Adolf Hitler was born on the 20th April 1889, in Braunau on
the river Inn between Austria and Germany.
The son of an Austrian customs officer, Alois Schickelgruber Hitler, age 52 and a girl in her 20s, Karla Poelzl Hitler. His
grandfather was a wandering miller, Johann Georg Hiedler who had an affair with Anne Marie Schickelgruber. In 1837 she gave
birth to an illegitimate Alois. Adolf had a sister Paula. His life was one of misery in part with a father who sort comfort
in drink. His mother wanted him to be a monk but was expelled for smoking. They moved to Leoning in Linz where he did well at school. From 1900 to 1904, he attended Realschule at Linz and from 1904 to 1905 at Steyr. Adolf left school at 16 without
In October 1907, when he was 18, Hitler left his mother who was dying
of cancer and went to Vienna. In December 1908, his mother
died. For the next five years he lived on charity, odd jobs and selling his sketches. In Vienna,
Adolf learned to hate. He rejected the teachings of Marx and he enjoyed Luegar. Jews were Marxists and could take over the
world. In cheap cafes he gave political speeches, people started to listen to this sickly harried young man with the hypnotic
eyes. He went to Munich in 1913.
When war broke out in 1914, because he had been rejected for military
service, he wrote to the King of Bavaria and was assigned to the 16th Bavarian Infantry and sent to the front.
In four years he took part in 47 battles. He was wounded twice and gassed. He received the Iron Cross, 2nd class
in 1914 and the Iron Cross 1st class in August 1918. He never made further than Lance Corporal. This is where he
learned about war, power and its uses. Everything sprang from there. What he wanted to do was bring Germany back to being a great power. He used many methods, including political
agitation in 1923. He built up a great party, The national Socialist Party. He explained the depression and it, indeed the
unemployment helped carry him to total power.
He became Chancellor of Germany in 1933 at the age of 44 and built
up Germanys military power as part of the propaganda. In 1940,
when the German army was supposed to be overwhelming, the French had more tanks than Germany.
Most evidence indicates that Hitler contemplated war as early as 1938
when he realised Britain and France
had given in. When Germany went to war with Poland
in 1939, it lasted only three weeks and when Britain and France did nothing to help Poland,
Hitler assumed it was because they couldnt.
In 1938 he became head of the three services but never combined them.
Operated separately at a distance, a rivalry between the army, navy and air force started. There were still commander in chiefs
of the forces and they made most of the decisions. When in 1939, Hitler insisted that there must be an offensive against France, the generals hesitated. But Hitler decided, above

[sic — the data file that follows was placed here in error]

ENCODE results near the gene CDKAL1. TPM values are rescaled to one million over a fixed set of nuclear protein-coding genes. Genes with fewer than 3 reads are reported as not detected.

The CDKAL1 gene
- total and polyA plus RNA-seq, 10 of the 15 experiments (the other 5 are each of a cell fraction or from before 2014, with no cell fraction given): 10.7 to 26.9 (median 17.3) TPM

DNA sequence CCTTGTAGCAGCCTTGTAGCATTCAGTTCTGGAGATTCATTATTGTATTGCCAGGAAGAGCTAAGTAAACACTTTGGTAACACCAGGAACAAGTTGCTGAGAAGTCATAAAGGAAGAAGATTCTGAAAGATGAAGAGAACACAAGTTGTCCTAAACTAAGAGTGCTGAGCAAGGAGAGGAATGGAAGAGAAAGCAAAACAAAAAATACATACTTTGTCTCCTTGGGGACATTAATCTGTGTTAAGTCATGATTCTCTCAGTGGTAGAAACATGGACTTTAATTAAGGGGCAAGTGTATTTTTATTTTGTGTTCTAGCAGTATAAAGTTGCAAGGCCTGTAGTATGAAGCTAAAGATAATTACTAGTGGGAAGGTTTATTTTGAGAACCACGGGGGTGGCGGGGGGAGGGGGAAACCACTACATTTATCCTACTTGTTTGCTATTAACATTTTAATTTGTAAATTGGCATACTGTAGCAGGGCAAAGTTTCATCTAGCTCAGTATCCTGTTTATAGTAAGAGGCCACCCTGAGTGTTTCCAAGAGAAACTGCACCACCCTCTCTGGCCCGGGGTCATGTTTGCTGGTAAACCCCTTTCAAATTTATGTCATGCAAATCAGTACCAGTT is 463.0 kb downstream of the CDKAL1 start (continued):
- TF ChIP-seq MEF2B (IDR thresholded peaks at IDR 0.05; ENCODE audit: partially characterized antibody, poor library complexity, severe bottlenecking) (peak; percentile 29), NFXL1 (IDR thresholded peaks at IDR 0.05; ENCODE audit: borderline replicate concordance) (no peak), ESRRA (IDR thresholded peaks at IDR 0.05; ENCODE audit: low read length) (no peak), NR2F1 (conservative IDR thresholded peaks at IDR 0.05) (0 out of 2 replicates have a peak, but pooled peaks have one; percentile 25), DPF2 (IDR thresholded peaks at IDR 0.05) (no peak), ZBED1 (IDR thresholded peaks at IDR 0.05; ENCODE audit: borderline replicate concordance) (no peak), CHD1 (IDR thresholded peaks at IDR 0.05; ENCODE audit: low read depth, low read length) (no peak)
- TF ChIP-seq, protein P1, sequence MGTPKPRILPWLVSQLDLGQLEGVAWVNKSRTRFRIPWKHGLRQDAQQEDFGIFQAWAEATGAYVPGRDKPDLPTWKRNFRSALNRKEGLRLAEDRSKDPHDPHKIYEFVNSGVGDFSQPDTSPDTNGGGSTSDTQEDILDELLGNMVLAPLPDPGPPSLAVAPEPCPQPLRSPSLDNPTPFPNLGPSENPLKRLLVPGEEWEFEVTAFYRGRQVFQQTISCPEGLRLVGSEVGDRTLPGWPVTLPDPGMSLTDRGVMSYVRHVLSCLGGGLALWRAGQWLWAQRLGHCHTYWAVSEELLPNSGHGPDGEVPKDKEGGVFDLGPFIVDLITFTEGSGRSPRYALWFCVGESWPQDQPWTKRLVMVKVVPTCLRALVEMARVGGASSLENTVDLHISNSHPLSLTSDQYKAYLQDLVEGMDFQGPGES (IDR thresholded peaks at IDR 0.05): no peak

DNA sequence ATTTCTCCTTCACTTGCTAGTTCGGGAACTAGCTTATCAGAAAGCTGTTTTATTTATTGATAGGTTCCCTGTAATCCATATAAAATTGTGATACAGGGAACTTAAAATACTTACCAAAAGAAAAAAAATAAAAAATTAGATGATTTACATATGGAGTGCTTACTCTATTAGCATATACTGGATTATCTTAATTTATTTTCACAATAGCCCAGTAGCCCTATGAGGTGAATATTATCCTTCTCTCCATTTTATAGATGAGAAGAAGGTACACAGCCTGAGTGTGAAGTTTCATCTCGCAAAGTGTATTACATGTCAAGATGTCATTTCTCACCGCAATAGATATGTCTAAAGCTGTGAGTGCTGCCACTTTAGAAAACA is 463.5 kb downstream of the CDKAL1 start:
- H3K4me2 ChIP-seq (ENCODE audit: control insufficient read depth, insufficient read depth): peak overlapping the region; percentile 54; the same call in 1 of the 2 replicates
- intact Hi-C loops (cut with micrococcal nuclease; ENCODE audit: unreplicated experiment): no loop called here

them to invade France, within weeks France was defeated. With 25,000 dead and no loss to Germany. Though others carried it out, it was Hitlers stroke of genius that did
it. It never crossed Hitlers mind that Britain would continue the war after France had been defeated.
He was never interested in the battle of Britain and went to Berchtesgaden,
suspecting that there would be no invasion. Thereafter began his development of power and he proved all his generals wrong,
they had said a total defeat of France was impossible. Most people say that a victor needs a supremacy to carry out invasions,
Germany had none, yet destroyed what had become one of the greatest armies in Europe.
From June 1940 to June 1941 with the exception of minor conflicts in
Greece, there was peace on the continent of Europe. Hitler had achieved what no previous great man had achieved, not even
Napoleon, he brought all Europe up to the Russian front under his domination. Some had been conquered, some had been annexed
to Germany. Two Sweden and
independent but were bound by the war machine.
Germany had become a great power but some wondered why he did not stop.
But if you are a war lord, you do not want to give up. Hitler used other arguments, he did not want to demobilize the army
when he hadnt finished his campaigns and he was a man, despite his victories, full of apprehension.
In 1941, he was convinced that if he didnt strike a blow against Russia,
maybe one day they would turn against him and betray him, so he invaded. Russia had done everything to avoid war and this
time when Hitler said well invade, his generals did nothing to oppose him. He thought Russia would collapse within a month.
The Russian front surrounded and surrendered. But the Russian armies had not collapsed. They decided to encircle Moscow with
thousands surrendering and fronts collapsing.
This was the turning point of the second world war, in June 1941, Germany
was acknowledged victor, dominant over the whole of Europe. In December 1941 the German forces halted in front of Moscow.
They were never to take it. For the moment, Hitler appreciated that total victory could not be achieved on the other hand,
he was confident that they could renew the campaign next year.
There was an almost total collapse of the generals. No new ones were
appointed and Hitler became head of them all although on the Western Front and Italian Front the commanders in chiefs still